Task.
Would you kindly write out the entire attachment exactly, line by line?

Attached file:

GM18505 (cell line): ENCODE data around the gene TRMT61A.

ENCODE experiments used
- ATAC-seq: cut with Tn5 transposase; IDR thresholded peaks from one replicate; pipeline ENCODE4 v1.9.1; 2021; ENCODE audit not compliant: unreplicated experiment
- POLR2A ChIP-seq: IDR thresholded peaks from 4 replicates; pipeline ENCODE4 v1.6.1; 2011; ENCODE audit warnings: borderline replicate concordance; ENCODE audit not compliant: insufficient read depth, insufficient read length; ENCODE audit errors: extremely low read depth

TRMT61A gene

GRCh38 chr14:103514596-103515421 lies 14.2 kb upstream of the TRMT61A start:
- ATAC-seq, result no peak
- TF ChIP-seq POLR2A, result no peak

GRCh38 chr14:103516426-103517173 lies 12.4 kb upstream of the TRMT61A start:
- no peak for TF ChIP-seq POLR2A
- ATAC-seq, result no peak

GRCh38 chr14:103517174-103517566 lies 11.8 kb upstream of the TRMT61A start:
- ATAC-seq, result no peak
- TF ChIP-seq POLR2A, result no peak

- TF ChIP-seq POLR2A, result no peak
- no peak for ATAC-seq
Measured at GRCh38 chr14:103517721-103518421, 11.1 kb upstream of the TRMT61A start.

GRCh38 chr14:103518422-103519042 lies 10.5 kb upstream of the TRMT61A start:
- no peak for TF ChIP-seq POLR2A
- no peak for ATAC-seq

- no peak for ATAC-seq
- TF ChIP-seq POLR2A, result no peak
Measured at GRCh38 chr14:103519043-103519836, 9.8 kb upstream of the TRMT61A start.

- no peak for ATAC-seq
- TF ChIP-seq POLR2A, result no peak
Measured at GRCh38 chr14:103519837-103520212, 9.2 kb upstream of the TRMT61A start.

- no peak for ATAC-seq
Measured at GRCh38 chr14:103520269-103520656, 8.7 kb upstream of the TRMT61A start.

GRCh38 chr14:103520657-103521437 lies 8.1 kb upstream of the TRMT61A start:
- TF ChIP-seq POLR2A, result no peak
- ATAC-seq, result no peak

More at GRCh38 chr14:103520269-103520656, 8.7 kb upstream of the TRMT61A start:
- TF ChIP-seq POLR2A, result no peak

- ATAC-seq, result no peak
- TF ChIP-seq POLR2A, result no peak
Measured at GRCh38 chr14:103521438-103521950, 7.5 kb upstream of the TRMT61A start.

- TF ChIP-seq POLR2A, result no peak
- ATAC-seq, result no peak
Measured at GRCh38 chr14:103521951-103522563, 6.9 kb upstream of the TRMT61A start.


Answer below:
GM18505 (cell line): ENCODE data around the gene TRMT61A.

ENCODE experiments used
- ATAC-seq: cut with Tn5 transposase; IDR thresholded peaks from one replicate; pipeline ENCODE4 v1.9.1; 2021; ENCODE audit not compliant: unreplicated experiment
- POLR2A ChIP-seq: IDR thresholded peaks from 4 replicates; pipeline ENCODE4 v1.6.1; 2011; ENCODE audit warnings: borderline replicate concordance; ENCODE audit not compliant: insufficient read depth, insufficient read length; ENCODE audit errors: extremely low read depth

TRMT61A gene

GRCh38 chr14:103514596-103515421 lies 14.2 kb upstream of the TRMT61A start:
- ATAC-seq, result no peak
- TF ChIP-seq POLR2A, result no peak

GRCh38 chr14:103516426-103517173 lies 12.4 kb upstream of the TRMT61A start:
- no peak for TF ChIP-seq POLR2A
- ATAC-seq, result no peak

GRCh38 chr14:103517174-103517566 lies 11.8 kb upstream of the TRMT61A start:
- ATAC-seq, result no peak
- TF ChIP-seq POLR2A, result no peak

- TF ChIP-seq POLR2A, result no peak
- no peak for ATAC-seq
Measured at GRCh38 chr14:103517721-103518421, 11.1 kb upstream of the TRMT61A start.

GRCh38 chr14:103518422-103519042 lies 10.5 kb upstream of the TRMT61A start:
- no peak for TF ChIP-seq POLR2A
- no peak for ATAC-seq

- no peak for ATAC-seq
- TF ChIP-seq POLR2A, result no peak
Measured at GRCh38 chr14:103519043-103519836, 9.8 kb upstream of the TRMT61A start.

- no peak for ATAC-seq
- TF ChIP-seq POLR2A, result no peak
Measured at GRCh38 chr14:103519837-103520212, 9.2 kb upstream of the TRMT61A start.

- no peak for ATAC-seq
Measured at GRCh38 chr14:103520269-103520656, 8.7 kb upstream of the TRMT61A start.

GRCh38 chr14:103520657-103521437 lies 8.1 kb upstream of the TRMT61A start:
- TF ChIP-seq POLR2A, result no peak
- ATAC-seq, result no peak

More at GRCh38 chr14:103520269-103520656, 8.7 kb upstream of the TRMT61A start:
- TF ChIP-seq POLR2A, result no peak

- ATAC-seq, result no peak
- TF ChIP-seq POLR2A, result no peak
Measured at GRCh38 chr14:103521438-103521950, 7.5 kb upstream of the TRMT61A start.

- TF ChIP-seq POLR2A, result no peak
- ATAC-seq, result no peak
Measured at GRCh38 chr14:103521951-103522563, 6.9 kb upstream of the TRMT61A start.